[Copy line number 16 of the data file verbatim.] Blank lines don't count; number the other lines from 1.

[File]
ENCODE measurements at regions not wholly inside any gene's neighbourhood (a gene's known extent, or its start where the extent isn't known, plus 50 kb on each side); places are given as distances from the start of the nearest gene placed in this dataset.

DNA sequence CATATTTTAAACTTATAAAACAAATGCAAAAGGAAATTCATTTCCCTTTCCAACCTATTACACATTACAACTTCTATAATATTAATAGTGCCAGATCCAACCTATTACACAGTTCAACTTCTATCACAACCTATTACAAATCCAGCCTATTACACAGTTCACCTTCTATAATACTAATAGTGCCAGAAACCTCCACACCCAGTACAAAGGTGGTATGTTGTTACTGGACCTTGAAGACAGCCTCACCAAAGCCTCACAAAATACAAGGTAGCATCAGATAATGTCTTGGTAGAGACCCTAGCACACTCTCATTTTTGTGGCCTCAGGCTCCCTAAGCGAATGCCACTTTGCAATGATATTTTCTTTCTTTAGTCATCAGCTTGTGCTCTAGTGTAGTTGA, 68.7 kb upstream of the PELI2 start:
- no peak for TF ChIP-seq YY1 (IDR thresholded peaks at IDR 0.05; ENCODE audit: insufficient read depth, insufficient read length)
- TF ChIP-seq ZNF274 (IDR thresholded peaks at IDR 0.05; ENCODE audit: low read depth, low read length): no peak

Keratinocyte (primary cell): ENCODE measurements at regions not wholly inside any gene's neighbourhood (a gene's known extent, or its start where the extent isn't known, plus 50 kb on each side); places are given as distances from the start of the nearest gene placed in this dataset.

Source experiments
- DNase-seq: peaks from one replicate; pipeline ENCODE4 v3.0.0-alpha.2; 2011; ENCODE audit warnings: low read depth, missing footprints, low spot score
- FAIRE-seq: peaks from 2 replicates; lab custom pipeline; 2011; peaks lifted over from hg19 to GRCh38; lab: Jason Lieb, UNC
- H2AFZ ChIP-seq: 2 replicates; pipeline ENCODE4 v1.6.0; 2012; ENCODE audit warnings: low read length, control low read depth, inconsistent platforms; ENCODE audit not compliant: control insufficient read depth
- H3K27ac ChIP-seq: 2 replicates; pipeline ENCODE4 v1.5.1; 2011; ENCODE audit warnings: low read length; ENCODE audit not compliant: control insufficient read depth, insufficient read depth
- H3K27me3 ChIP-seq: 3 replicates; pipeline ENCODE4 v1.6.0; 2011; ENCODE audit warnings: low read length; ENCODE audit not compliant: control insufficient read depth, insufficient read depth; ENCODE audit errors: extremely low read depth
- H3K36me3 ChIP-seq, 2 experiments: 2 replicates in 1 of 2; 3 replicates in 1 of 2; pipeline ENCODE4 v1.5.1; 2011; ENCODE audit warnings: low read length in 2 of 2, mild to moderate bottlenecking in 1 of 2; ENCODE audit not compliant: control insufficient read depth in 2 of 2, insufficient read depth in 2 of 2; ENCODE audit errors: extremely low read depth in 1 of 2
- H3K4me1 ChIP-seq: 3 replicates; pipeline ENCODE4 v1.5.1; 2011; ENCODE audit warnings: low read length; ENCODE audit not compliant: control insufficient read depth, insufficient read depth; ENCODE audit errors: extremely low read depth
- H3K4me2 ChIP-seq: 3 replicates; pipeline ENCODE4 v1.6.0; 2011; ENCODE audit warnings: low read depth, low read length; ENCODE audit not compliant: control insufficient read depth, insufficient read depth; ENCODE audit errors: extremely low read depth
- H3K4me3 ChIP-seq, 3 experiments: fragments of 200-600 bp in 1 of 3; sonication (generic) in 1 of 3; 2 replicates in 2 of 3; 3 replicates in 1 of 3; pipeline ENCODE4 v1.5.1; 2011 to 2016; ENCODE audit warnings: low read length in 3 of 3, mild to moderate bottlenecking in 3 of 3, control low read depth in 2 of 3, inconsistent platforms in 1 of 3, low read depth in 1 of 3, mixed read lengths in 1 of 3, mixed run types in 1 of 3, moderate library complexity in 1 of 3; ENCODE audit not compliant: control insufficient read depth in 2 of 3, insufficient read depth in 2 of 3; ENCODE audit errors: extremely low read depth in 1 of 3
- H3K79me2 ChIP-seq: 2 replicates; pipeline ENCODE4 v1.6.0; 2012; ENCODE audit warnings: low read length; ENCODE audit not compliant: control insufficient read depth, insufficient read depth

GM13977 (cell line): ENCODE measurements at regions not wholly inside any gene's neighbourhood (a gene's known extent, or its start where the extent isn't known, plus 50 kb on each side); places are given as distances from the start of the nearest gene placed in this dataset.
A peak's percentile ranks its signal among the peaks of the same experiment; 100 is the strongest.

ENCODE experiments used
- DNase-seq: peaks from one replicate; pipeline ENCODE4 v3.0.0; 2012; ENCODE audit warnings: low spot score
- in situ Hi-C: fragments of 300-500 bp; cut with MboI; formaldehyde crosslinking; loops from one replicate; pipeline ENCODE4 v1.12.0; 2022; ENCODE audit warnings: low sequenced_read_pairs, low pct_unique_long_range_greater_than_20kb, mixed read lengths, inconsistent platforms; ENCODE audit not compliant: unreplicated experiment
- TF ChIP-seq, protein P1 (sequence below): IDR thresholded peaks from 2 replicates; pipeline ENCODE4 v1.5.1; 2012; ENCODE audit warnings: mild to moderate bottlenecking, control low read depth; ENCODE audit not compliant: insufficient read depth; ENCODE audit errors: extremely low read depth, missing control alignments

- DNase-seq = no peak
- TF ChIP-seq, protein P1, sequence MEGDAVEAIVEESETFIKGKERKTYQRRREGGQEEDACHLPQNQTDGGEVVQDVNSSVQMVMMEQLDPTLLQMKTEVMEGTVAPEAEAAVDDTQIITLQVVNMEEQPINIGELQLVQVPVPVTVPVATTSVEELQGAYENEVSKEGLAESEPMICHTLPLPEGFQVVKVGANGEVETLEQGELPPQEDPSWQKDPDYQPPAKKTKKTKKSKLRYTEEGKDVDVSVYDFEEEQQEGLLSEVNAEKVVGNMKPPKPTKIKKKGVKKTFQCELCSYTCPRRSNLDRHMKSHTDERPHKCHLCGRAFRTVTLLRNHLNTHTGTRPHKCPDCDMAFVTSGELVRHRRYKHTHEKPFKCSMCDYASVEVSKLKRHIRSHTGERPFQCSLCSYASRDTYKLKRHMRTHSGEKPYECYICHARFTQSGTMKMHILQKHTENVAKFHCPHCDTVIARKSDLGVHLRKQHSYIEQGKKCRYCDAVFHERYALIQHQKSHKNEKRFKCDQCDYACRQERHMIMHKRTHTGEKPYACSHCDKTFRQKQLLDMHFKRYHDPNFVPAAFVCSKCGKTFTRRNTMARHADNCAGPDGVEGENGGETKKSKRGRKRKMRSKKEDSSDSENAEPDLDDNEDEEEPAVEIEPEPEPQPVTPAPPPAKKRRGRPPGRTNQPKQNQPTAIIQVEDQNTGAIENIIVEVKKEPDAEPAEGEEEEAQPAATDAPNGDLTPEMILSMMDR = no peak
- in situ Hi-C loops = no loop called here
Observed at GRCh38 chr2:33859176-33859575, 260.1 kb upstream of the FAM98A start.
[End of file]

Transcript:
- H3K79me2 ChIP-seq: 2 replicates; pipeline ENCODE4 v1.6.0; 2012; ENCODE audit warnings: low read length; ENCODE audit not compliant: control insufficient read depth, insufficient read depth